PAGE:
Velten Lab

Velten LabVelten Lab

Bioinformatics and Genomics

Velten Lab
Single Cell Genomics of Tissue Regeneration
Group leader

Velten Lab

Single Cell Genomics of Tissue Regeneration
Group leader

2020-Today Group Leader at the Centre for Genomic Regulation (CRG), Barcelona, Spain
2016-2019 Research Staff Scientist, European Molecular Biology Laboratory, Heidelberg (Germany)
2012-2016 Ph.D. in Genomics, European Molecular Biology Laboratory, Heidelberg (Germany)
2012 M.Sc. in Cancer Biology, German Cancer Research Center, Heidelberg (Germany)

Summary

A better understanding of stem cell biology is key to regenerative medicine and oncology alike. While adult stem cells fuel healthy tissue regeneration by indefinite self-renewal and multilineage differentiation, the accumulation of mutations specifically in stem cells is often required for cancer formation. Tissue regeneration and oncogenesis are therefore two sides of the same medal.

The Velten lab uses single-cell genomics, high-throughput genetic screens and artificial intelligence to study the regulation of differentiation programs in hematopoietic and leukemic stem cells. In the past, we have created single-cell atlases of healthy and leukemic bone marrow, we have developed new tools for high-throughput genetic screens in single cells, and we have worked on new approaches for lineage tracing in human stem cell systems. The long-term vision of our lab is to transform stem cell research into a data science discipline, and thereby enable a quantitative, predictive understanding of stem cell biology.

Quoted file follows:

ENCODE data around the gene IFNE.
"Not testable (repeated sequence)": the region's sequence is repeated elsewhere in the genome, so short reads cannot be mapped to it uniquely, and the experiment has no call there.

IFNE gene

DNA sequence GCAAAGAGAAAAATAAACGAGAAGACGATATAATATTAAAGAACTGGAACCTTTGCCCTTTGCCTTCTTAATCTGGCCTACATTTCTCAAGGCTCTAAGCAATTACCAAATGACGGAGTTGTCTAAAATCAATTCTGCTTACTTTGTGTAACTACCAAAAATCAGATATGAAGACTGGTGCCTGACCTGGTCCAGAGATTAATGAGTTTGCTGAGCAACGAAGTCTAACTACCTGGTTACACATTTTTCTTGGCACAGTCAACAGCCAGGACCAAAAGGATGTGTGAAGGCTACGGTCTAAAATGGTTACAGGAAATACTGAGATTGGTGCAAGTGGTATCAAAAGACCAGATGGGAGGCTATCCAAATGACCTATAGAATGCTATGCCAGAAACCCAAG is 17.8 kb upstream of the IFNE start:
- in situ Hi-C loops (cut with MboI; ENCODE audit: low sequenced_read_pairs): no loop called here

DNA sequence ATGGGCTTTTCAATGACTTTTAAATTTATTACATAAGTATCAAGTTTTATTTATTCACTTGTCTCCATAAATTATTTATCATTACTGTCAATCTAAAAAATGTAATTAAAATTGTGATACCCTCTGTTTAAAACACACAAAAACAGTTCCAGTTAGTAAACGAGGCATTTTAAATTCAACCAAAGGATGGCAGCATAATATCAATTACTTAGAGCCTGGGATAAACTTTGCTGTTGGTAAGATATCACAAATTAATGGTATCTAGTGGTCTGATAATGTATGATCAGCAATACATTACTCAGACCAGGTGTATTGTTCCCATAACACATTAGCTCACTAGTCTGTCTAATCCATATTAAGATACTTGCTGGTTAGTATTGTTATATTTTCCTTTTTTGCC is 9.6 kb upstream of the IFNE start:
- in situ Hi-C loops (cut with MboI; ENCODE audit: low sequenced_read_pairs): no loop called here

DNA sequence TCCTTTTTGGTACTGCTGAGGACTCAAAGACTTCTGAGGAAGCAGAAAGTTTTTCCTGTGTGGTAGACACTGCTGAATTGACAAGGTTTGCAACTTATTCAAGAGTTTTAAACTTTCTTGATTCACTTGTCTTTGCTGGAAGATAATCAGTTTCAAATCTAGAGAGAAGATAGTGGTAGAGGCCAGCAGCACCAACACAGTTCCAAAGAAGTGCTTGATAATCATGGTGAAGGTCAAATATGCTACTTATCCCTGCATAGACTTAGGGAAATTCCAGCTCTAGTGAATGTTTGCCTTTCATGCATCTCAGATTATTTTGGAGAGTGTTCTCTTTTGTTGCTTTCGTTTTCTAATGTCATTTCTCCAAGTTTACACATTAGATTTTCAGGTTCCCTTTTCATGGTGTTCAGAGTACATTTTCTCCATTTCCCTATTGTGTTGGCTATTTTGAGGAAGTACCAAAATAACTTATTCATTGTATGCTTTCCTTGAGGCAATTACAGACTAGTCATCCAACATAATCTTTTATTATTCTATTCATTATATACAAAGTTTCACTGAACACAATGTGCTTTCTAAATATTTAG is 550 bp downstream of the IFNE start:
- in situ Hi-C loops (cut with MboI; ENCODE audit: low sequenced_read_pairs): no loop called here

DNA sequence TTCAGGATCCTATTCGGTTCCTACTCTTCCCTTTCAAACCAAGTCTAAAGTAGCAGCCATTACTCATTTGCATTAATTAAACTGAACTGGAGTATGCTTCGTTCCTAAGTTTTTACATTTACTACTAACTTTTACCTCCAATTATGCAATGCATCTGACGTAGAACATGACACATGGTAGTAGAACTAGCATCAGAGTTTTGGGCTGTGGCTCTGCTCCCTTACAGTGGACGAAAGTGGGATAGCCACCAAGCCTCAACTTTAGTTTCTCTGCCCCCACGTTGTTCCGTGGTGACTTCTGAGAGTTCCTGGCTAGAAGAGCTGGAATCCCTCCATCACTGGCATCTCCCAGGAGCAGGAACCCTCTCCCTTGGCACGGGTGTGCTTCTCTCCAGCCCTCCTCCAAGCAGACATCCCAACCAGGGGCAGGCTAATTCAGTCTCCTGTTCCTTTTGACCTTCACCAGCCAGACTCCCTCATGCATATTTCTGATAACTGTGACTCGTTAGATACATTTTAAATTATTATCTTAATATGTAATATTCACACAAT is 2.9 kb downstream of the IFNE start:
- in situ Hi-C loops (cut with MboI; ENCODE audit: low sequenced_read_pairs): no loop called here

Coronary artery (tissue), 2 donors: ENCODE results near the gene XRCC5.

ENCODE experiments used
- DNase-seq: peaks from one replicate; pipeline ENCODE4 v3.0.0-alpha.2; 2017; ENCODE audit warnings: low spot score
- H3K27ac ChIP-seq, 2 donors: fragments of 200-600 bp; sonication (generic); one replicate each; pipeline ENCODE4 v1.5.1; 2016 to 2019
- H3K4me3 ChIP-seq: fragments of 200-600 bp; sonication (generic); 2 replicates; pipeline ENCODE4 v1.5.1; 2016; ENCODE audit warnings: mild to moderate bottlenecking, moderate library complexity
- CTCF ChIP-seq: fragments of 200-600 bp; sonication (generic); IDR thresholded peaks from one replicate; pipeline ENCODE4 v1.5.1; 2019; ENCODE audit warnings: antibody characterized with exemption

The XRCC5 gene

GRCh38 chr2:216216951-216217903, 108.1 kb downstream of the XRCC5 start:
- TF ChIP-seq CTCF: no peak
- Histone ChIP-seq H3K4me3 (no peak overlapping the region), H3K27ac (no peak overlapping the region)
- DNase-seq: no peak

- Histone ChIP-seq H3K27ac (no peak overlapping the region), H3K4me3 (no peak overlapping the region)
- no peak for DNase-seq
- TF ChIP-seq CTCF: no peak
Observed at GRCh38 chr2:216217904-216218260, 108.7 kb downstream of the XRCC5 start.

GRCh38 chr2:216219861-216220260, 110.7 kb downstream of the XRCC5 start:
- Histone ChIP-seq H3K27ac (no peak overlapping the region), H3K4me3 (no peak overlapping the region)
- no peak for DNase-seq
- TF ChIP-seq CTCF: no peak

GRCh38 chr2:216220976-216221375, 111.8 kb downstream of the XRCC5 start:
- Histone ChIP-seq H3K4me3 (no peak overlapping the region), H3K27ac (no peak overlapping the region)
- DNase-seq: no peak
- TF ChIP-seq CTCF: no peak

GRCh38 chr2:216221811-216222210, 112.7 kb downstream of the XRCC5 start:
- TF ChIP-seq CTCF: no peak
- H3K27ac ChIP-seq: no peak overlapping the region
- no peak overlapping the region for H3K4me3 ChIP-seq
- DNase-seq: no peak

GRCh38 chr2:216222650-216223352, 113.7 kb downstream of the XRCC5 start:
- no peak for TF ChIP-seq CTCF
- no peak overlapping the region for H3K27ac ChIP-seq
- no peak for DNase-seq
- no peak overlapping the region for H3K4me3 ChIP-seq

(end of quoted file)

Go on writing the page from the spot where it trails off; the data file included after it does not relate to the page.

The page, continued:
Currently, we are pursuing two main lines of research. Working in the healthy hematopoietic system, we use high-throughput genetic screens to unravel the logic of gene regulatory elements. Working in acute myeloid leukemia, we attempt to identify cancer stem cell specific drug targets by combining single cell transcriptomics and lineage tracing. We are passionate about integrating experimental and computational approaches in our work.

News

Single cell sequencing opens new avenues for eradicating leukemia at its source (01/03/2021).
We have published our method to identify and characterize leukemic stem cells by single cell genomics.

€2.45 m to investigate leukaemia causes and therapies (11/03/2020).
Together with partners from the University Clinics Heidelberg and the Max Delbrück Center for Molecular Medicine (Berlin), we form part of the LeukoSyStem consortium that was awarded with a prestigious junior research alliance grant by the German government.

Job Openings

We are very interested in applications of prospective postdocs and PhD students with an interest in hematopoietic stem cell biology, gene regulation, single cell genomics, single cell genetic screens and/or machine learning.

Funding acknowledgements

The project "Single cell genomics for synthetic biology of gene regulatory element" (PID2019-108082GA-I00 / AEI / 10.13039/501100011033) has received funding from the National Research Agency (Agencia Estatal de Investigación, AEI), from the Spanish Ministry of Science and Innovation.